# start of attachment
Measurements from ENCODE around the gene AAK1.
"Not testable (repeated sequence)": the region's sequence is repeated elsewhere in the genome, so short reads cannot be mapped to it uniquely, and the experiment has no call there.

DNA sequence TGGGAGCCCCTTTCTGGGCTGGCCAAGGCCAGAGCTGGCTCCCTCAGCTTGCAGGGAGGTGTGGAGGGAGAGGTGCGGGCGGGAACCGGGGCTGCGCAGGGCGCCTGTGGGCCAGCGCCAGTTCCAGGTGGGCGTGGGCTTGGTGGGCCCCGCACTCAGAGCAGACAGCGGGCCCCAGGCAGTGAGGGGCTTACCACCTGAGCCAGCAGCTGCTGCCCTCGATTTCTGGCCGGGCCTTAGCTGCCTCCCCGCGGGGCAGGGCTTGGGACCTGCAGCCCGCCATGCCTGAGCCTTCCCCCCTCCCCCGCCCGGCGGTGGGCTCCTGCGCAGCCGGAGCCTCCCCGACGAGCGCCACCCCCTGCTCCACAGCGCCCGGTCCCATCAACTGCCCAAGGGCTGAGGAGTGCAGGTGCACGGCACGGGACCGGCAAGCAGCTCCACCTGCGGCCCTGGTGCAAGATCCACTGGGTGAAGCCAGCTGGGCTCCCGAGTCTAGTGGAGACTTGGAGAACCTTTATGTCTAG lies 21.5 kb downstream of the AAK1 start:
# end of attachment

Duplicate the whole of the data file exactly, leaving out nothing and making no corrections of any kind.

Measurements from ENCODE around the gene AAK1.
"Not testable (repeated sequence)": the region's sequence is repeated elsewhere in the genome, so short reads cannot be mapped to it uniquely, and the experiment has no call there.

DNA sequence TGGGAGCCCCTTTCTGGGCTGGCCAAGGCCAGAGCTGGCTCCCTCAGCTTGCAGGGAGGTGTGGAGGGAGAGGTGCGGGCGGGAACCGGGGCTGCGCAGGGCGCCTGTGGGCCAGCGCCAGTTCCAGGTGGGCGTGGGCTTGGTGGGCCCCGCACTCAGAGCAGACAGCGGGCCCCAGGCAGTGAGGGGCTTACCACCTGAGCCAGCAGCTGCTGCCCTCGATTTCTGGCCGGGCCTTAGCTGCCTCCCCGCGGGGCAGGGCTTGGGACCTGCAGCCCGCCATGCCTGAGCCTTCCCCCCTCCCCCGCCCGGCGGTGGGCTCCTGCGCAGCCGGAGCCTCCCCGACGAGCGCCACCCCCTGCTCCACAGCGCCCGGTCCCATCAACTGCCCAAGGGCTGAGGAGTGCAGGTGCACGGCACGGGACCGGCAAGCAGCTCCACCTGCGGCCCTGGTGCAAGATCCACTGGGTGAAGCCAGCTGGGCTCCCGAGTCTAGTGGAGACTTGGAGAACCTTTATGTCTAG lies 21.5 kb downstream of the AAK1 start: